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Algeria - Security Policy

Algeria became independent in 1962. The new nation was governed for more than twenty-five years by two military figures Houari Boumediene from 1965 until 1978 and Chadli Benjedid from 1979 until early 1992. Although both presidents relied upon the armed forces for support, their regimes were by no means military dictatorships.

Under Ahmed Ben Bella, independent Algeria's first president, the government actively supported a host of anticolonial struggles throughout Africa. Algeria became a leading contributor to the African Liberation Committee of the Organization of African Unity (OAU), which was designed to coordinate and aid African liberation movements. After Ben Bella's overthrow in 1965, the Boumediene government turned its attention to domestic development issues and limited its direct involvement in destabilizing foreign governments. As a matter of principle, however, the new regime soon started assisting a number of revolutionary groups and liberation movements and allowed their representatives to operate in Algiers.

Among Algeria's neighbors, only Morocco and Libya could be viewed as potential military rivals. The active personnel strength of Morocco's armed forces was greater than the strength of Algeria's force, but its army was inferior in terms of armored vehicles and artillery. The Moroccan combat air force of French and United States fighter aircraft was smaller than the Soviet-equipped Algerian air force. Libya's equipment inventory armor, artillery, and combat aircraft was greater than either Morocco's or Algeria's, but its ground forces were much smaller. The Libyan navy was somewhat larger than that of Algeria.

Relations between Algeria and Morocco had long been characterized by rivalry and occasional hostility. Immediately after Algerian independence, Morocco laid claim to stretches of southern and western Algeria that had been under Moroccan sovereignty before the French gained control over the area in the nineteenth century. In a series of sharp engagements in the disputed territory in October 1963, the professional Moroccan army consistently outperformed Algerian regulars and local guerrillas.

Unusual geographic features present Algeria's military leadership with special challenges in protecting the security of the country's borders. In 1993 most of the population of approximately 27.4 million was concentrated within 100 kilometers of the coast, with the density diminishing rapidly from north to south. The vast, unpopulated stretches of the Sahara Desert to the south would be difficult to defend against a strong and determined adversary. Algeria's western flank south of the Atlas Mountains would be especially vulnerable to a Moroccan attack, inasmuch as Moroccan forces would benefit from shorter communication and supply lines. Between Bechar and Tindouf, the strategic highway that roughly follows the Moroccan border could easily be severed, thereby breaking Algeria's only ground link to the mineral-rich Tindouf area and its connections with Western Sahara and Mauritania. In the northwest, however, the Atlas Mountains would act as a barrier discouraging invasion of the more populous parts of either country by the other.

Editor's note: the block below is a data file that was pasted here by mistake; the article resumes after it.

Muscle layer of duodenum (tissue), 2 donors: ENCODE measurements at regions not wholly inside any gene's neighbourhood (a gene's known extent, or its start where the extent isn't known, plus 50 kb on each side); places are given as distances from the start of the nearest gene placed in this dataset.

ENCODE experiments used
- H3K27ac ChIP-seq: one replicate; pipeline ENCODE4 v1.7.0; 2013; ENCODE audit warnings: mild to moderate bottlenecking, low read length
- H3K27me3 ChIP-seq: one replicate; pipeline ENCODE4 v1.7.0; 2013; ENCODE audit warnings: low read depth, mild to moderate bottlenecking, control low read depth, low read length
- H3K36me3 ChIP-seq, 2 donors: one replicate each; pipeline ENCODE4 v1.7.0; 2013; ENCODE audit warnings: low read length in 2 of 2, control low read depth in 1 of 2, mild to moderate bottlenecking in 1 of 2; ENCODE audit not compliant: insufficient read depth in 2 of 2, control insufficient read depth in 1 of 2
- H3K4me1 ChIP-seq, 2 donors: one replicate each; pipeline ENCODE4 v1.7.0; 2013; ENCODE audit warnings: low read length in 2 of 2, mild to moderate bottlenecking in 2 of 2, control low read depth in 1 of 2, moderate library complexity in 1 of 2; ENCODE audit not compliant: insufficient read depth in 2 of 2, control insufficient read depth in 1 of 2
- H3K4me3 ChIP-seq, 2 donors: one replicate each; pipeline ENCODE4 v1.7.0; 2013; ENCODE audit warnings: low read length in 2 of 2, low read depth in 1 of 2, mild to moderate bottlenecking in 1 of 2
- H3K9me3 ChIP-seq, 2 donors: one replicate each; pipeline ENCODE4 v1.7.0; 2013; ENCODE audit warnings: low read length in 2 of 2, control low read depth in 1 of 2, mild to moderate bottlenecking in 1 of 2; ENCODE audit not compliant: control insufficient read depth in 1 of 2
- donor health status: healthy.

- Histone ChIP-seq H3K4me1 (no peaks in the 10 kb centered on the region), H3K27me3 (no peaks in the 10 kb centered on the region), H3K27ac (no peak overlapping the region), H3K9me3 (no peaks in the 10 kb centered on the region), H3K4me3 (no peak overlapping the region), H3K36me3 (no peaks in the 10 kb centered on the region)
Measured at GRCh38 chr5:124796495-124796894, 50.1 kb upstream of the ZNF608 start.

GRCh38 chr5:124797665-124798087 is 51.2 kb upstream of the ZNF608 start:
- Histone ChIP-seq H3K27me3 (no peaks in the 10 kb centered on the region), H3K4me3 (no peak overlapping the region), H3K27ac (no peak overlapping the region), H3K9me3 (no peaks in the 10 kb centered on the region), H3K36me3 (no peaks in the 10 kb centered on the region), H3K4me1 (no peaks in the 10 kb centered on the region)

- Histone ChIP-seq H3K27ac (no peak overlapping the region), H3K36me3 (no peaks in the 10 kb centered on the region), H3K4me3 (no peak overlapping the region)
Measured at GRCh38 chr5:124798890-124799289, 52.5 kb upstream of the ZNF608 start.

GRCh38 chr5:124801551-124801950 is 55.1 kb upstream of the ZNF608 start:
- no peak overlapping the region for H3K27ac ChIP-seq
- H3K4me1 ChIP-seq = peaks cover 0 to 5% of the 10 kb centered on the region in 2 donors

The problems facing Algeria in the west are duplicated in the southeast, where the lengthy border area with Libya is isolated from the remainder of the country. A tenuous link to the region is provided by a road reaching the border town of Edjeleh, but it would be difficult to mount a defense of this remote area in the face of Libya's superiority in combat aircraft and armor.

In the far south, a trans-Saharan route branches before the border, connecting Algeria to Mali and to Niger. Fortunately, in view of the distances involved and the weak transport links, Algeria faces no serious threat from either country. Algerian border police have expelled nomadic Tuareg and black Africans who were refugees from the Sahel drought or engaged in black-market trading. Demarcation agreements were concluded with Mali and Niger in 1983.

Tunisia, with its small armed forces, has never presented a security problem for Algeria. A twenty-year disagreement over the border delineation with Tunisia was settled in 1983. Algeria and Tunisia have generally united when faced with Libyan bellicosity. When in 1985 Tunisia came under pressure from Libya in the form of border troop movements and violations of Tunisian air space, Algeria supported Tunisia by moving its troops to the border area. Algeria also signed a border agreement with Mauritania in 1985, after three years of negotiation.

By 2015 attacks by armed groups in Algeria had declined as the country ramped up its anti-terrorism fight. Algeria played a leading role in the establishment of Afripol, which provides a mechanism for cooperation and coordination among African police services. The agency's headquarters will be based in the Algiers neighbourhood of Ben Aknoun.

Most of Algeria's 6,000km of borders are closed and under military control, with the exception of its border with Tunisia. The army has been relatively successful in stopping the flow of both fighters and arms trafficking, whereas neighbouring countries - such as Mali, Libya and Tunisia - have been increasingly infiltrated by Islamist fighters.



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